How To Grow Peas: Everything You Need To Know

Learning how to grow peas is one of the best things you can do. These versatile, delicious veggies are huge producers and extremely healthy.

Snap peas

Contents

Have you ever wondered how to grow peas? Green peas are one of those tastes that embody spring: bright green, crisp and sweet. Knowing how to grow peas in the vegetable garden gives us a neverending supply, and everyone should devote some garden space to this cool-season crop. But peas have an interesting history, too!

Before humans developed agriculture, sweet peas were an abundant crop and a staple food that hunter-gatherer peoples would forage regularly.​

Interestingly, the Romans believed that freshly picked peas were poisonous, so they dried all peas before consumption. This was the common practice until a French gardener under the reign of King Louis XIV developed a pea hybrid called petits pois. These smaller, delicious fresh peas exploded in popularity with the king and thus spread to worldwide appeal. Now people all over grow peas.

While we think of peas as a vegetable nowadays, the pod is biologically considered a fruit, and the sweet-tasting peas are seeds. All peas are considered part of the legume family, along with beans and other podded produce.

Let’s dive into the world of growing Pisum sativum, the pea plant. We’ll go over how to grow peas, what environments are optimal, and even how to store them for eating later!

Subscribe to the Epic Gardening Podcast on iTunes or Spotify

Quick Care Guide

Common NameEnglish peas, common peas, garden peas, shelling peas, standard peas, snap peas, sugar snap peas, snow peas, Chinese peas, and many cultivars
Scientific NamePisum sativum
Days to HarvestVaries with cultivar, 50-70 days
LightFull sun or partial shade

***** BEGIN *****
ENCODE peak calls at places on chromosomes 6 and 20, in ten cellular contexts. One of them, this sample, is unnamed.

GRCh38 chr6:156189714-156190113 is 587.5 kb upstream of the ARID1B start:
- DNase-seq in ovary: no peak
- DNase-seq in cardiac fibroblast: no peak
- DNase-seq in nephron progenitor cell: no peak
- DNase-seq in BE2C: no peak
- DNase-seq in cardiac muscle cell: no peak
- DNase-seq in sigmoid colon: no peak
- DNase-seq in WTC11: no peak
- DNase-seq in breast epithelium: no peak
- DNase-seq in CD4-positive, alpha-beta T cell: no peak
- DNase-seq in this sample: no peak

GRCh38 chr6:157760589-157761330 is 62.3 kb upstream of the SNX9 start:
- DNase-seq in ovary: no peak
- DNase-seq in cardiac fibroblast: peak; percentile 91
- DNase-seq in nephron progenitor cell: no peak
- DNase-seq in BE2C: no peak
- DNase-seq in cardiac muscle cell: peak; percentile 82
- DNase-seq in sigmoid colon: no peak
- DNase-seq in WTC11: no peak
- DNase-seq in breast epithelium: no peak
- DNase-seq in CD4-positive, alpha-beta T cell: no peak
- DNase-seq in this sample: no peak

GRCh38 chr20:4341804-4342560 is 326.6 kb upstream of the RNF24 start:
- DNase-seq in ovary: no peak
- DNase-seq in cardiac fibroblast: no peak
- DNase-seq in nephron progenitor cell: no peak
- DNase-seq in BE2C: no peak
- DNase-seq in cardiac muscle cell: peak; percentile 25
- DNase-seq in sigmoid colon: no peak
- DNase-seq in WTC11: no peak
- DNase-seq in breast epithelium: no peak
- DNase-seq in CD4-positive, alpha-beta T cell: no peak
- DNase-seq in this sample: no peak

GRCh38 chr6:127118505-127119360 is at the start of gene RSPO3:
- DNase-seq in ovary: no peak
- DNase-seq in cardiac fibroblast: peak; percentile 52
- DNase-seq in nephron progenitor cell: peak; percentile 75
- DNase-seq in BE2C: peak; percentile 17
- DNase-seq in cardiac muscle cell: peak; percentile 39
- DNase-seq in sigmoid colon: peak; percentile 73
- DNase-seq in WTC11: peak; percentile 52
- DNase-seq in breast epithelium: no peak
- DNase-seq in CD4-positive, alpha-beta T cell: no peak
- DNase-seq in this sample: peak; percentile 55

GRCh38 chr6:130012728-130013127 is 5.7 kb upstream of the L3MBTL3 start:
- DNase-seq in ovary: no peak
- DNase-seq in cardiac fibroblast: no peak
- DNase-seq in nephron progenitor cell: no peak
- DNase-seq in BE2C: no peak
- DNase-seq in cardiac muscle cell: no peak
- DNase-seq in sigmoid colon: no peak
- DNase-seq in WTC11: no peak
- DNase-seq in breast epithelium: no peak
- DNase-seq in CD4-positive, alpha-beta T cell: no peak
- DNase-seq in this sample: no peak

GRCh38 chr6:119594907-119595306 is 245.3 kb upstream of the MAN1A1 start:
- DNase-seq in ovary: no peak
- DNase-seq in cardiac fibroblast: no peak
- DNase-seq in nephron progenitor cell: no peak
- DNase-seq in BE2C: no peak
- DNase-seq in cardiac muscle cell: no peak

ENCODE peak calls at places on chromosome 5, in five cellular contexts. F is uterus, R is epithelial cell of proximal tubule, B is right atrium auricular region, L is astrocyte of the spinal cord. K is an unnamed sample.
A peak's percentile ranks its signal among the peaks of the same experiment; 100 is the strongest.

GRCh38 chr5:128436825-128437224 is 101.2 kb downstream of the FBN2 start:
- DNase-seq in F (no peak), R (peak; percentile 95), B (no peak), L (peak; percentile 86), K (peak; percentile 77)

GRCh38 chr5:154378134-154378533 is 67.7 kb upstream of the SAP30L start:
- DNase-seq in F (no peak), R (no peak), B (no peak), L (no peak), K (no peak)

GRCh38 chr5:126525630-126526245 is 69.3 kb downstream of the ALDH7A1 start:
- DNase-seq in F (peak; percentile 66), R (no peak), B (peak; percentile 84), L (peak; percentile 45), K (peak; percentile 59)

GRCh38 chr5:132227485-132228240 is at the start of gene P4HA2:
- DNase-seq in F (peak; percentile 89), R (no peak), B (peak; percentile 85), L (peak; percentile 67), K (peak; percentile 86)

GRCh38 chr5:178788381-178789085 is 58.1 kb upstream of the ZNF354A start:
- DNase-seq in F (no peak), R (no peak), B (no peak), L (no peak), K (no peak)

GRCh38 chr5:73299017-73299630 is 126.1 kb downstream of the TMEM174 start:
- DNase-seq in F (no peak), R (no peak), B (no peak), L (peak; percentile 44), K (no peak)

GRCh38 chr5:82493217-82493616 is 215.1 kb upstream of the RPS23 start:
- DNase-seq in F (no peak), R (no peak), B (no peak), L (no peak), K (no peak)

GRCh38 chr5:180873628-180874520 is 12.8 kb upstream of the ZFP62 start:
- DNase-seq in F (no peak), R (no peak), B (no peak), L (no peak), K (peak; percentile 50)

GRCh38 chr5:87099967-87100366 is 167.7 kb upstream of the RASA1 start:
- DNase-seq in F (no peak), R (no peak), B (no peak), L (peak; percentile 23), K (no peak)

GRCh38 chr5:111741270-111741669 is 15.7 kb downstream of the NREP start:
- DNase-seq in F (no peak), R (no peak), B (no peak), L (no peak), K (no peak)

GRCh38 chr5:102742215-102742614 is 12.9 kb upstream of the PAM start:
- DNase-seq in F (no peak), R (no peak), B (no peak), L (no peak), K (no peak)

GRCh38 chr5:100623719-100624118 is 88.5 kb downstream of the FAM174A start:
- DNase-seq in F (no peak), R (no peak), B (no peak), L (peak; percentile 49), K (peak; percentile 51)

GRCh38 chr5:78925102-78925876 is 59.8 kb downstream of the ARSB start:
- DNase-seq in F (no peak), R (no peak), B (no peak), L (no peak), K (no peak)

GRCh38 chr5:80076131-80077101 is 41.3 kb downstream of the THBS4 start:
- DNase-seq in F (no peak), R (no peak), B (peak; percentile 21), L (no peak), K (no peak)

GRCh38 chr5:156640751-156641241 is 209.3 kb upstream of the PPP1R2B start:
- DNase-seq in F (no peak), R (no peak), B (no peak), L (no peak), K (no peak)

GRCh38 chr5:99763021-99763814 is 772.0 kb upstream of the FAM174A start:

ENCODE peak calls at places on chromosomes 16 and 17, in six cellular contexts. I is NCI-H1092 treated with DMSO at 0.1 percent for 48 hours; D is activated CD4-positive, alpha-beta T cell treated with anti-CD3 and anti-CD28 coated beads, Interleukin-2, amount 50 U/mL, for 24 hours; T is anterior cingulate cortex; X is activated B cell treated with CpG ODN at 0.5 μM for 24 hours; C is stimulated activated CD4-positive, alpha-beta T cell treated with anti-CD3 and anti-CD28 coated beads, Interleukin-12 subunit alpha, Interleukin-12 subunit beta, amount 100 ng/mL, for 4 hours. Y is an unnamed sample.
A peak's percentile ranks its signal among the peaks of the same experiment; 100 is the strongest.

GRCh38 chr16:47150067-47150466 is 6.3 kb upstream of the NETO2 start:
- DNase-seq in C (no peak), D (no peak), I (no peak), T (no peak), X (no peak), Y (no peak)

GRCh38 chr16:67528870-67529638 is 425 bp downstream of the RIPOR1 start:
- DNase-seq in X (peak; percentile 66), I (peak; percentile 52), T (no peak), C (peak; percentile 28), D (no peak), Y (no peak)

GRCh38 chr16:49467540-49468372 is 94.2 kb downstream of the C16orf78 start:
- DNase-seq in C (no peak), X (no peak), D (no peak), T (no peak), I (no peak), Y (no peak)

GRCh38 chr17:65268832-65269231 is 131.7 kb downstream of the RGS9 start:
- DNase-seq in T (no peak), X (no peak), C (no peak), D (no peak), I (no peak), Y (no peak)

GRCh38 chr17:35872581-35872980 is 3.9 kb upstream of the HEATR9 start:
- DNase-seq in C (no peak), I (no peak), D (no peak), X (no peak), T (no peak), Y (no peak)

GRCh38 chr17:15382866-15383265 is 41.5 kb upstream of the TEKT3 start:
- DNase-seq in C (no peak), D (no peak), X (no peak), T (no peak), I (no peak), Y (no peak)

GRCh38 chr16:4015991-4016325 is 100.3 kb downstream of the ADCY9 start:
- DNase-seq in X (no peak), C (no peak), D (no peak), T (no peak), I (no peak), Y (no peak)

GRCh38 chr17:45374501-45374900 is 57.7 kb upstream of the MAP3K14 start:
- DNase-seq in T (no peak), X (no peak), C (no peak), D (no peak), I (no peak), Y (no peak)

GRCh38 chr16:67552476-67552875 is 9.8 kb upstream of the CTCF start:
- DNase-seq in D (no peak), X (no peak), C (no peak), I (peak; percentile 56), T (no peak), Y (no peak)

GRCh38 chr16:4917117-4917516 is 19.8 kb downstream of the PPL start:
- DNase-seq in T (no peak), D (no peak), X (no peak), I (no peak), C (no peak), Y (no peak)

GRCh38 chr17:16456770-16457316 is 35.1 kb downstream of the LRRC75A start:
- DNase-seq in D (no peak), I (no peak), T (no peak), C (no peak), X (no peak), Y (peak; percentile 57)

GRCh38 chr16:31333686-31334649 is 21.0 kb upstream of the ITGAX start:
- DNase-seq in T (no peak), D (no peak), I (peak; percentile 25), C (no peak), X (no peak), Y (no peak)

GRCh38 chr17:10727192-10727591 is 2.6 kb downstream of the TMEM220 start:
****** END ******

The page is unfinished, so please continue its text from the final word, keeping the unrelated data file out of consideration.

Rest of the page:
WaterWater sparingly, ½” to 1” per week as needed
SoilWell-draining soil blended with compost
FertilizerMinimal to none
PestsRoot maggot, cutworms, thrips, spider mites, aphids, leafminers, cucumber beetles, army worms, pea weevils, pea moth
DiseasesDamping off, crown rot, root rot, anthracnose, powdery mildew, downy mildew, fusarium wilt, mosaic virus, pea enation virus

You’ll need to decide which type you want when planning how to grow peas! There are three different varieties of the same plant species that we consider peas today. Let’s go over a few differences and some good varieties to grow for each.

English Peas

English or shelling peas
English or shelling peas. Source: randomduck

Also referred to as shelling peas, standard peas, garden peas, green peas, or common peas, these all fall into the botanical name Pisum sativum var. sativum. Once removed from the pod, you can eat these peas fresh or stored in a number of ways.

However, English varieties don’t have edible pods. They are fibrous and tough, so remove them and either compost them or throw them away.

  • Green Arrow: Heavy yielder that resists wilt and powdery mildew. Grow peas of this variety in 68 days. 24″-30″ tall.
  • Little Marvel: Ready in 62 days. Dwarf heirloom variety with 18″-28″ vines and small pods.
  • Tall Telephone (Alderman): Old heirloom variety, grows up to 6′ in height, and grows slowly for 75 days. Requires support.
  • Maestro: Under 3′ in height. Tolerant to many pea diseases, and harvest-ready in 60 days.
  • Lincoln: Heirloom variety, 18″-30″ in height. Requires trellis. Matures in 62 days.
  • Dakota: Quicker-growing variety ready in 57 days. Early season variety, grows 22″-26″ in height. Disease-resistant.

Snow Peas

Snow peas
Snow peas. Source: keepps

Most commonly referred to as snow peas, these peas are also called edible pod peas or Chinese peas. Pisum sativum var. saccharatum are best when the small peas inside the pod are just starting to form. They’re also referred to as flat-podded peas. Throw them into stir-fries or eat them raw.

Once the seeds are mature, the outer pod is tough and fibrous, and the pea seeds become bitter. At that point, they’re best used as seed peas for future gardening. Plant seeds from these pods for more peas!

  • Little Snowpea: Early season dwarf variety, ready to harvest in 50 days. 24″ or shorter with purple flowers.